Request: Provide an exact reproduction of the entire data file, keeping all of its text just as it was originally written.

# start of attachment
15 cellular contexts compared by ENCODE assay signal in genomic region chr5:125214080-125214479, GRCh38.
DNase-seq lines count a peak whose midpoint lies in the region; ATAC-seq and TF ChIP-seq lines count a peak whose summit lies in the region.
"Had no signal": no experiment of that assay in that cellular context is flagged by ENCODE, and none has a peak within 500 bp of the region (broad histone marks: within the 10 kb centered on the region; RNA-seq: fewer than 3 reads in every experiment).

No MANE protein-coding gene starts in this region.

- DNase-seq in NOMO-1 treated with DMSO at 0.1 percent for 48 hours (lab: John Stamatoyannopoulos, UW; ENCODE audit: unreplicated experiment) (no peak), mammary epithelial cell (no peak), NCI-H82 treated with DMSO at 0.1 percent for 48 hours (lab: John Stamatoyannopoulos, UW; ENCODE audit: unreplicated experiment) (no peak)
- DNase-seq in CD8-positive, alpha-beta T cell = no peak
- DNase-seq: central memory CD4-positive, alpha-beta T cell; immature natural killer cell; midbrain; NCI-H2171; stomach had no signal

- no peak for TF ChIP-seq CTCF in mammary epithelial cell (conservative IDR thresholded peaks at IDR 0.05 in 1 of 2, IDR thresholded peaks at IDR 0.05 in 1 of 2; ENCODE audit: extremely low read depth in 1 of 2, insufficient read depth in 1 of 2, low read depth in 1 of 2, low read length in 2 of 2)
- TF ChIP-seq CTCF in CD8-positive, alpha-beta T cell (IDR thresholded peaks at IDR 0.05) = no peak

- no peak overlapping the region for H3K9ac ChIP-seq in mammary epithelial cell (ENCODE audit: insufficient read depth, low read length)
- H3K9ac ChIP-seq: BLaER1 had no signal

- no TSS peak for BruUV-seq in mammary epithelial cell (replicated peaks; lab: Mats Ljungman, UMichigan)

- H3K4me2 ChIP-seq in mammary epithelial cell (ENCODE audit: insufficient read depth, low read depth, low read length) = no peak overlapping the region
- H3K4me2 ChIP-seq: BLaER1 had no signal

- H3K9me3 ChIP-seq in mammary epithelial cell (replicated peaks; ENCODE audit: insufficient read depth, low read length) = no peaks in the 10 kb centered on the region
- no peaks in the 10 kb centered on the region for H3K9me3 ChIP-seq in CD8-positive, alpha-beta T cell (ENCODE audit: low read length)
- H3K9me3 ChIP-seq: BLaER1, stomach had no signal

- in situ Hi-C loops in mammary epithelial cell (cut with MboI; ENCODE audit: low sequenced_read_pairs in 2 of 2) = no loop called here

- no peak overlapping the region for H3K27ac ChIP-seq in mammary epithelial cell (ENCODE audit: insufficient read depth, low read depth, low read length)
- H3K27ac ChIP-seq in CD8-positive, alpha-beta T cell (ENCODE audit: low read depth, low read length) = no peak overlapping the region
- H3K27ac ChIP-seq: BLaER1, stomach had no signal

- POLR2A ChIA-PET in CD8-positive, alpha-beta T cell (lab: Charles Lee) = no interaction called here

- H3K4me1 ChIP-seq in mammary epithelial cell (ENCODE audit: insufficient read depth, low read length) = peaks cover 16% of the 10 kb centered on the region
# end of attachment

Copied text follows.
15 cellular contexts compared by ENCODE assay signal in genomic region chr5:125214080-125214479, GRCh38.
DNase-seq lines count a peak whose midpoint lies in the region; ATAC-seq and TF ChIP-seq lines count a peak whose summit lies in the region.
"Had no signal": no experiment of that assay in that cellular context is flagged by ENCODE, and none has a peak within 500 bp of the region (broad histone marks: within the 10 kb centered on the region; RNA-seq: fewer than 3 reads in every experiment).

No MANE protein-coding gene starts in this region.

- DNase-seq in NOMO-1 treated with DMSO at 0.1 percent for 48 hours (lab: John Stamatoyannopoulos, UW; ENCODE audit: unreplicated experiment) (no peak), mammary epithelial cell (no peak), NCI-H82 treated with DMSO at 0.1 percent for 48 hours (lab: John Stamatoyannopoulos, UW; ENCODE audit: unreplicated experiment) (no peak)
- DNase-seq in CD8-positive, alpha-beta T cell = no peak
- DNase-seq: central memory CD4-positive, alpha-beta T cell; immature natural killer cell; midbrain; NCI-H2171; stomach had no signal

- no peak for TF ChIP-seq CTCF in mammary epithelial cell (conservative IDR thresholded peaks at IDR 0.05 in 1 of 2, IDR thresholded peaks at IDR 0.05 in 1 of 2; ENCODE audit: extremely low read depth in 1 of 2, insufficient read depth in 1 of 2, low read depth in 1 of 2, low read length in 2 of 2)
- TF ChIP-seq CTCF in CD8-positive, alpha-beta T cell (IDR thresholded peaks at IDR 0.05) = no peak

- no peak overlapping the region for H3K9ac ChIP-seq in mammary epithelial cell (ENCODE audit: insufficient read depth, low read length)
- H3K9ac ChIP-seq: BLaER1 had no signal

- no TSS peak for BruUV-seq in mammary epithelial cell (replicated peaks; lab: Mats Ljungman, UMichigan)

- H3K4me2 ChIP-seq in mammary epithelial cell (ENCODE audit: insufficient read depth, low read depth, low read length) = no peak overlapping the region
- H3K4me2 ChIP-seq: BLaER1 had no signal

- H3K9me3 ChIP-seq in mammary epithelial cell (replicated peaks; ENCODE audit: insufficient read depth, low read length) = no peaks in the 10 kb centered on the region
- no peaks in the 10 kb centered on the region for H3K9me3 ChIP-seq in CD8-positive, alpha-beta T cell (ENCODE audit: low read length)
- H3K9me3 ChIP-seq: BLaER1, stomach had no signal

- in situ Hi-C loops in mammary epithelial cell (cut with MboI; ENCODE audit: low sequenced_read_pairs in 2 of 2) = no loop called here

- no peak overlapping the region for H3K27ac ChIP-seq in mammary epithelial cell (ENCODE audit: insufficient read depth, low read depth, low read length)
- H3K27ac ChIP-seq in CD8-positive, alpha-beta T cell (ENCODE audit: low read depth, low read length) = no peak overlapping the region
- H3K27ac ChIP-seq: BLaER1, stomach had no signal

- POLR2A ChIA-PET in CD8-positive, alpha-beta T cell (lab: Charles Lee) = no interaction called here

- H3K4me1 ChIP-seq in mammary epithelial cell (ENCODE audit: insufficient read depth, low read length) = peaks cover 16% of the 10 kb centered on the region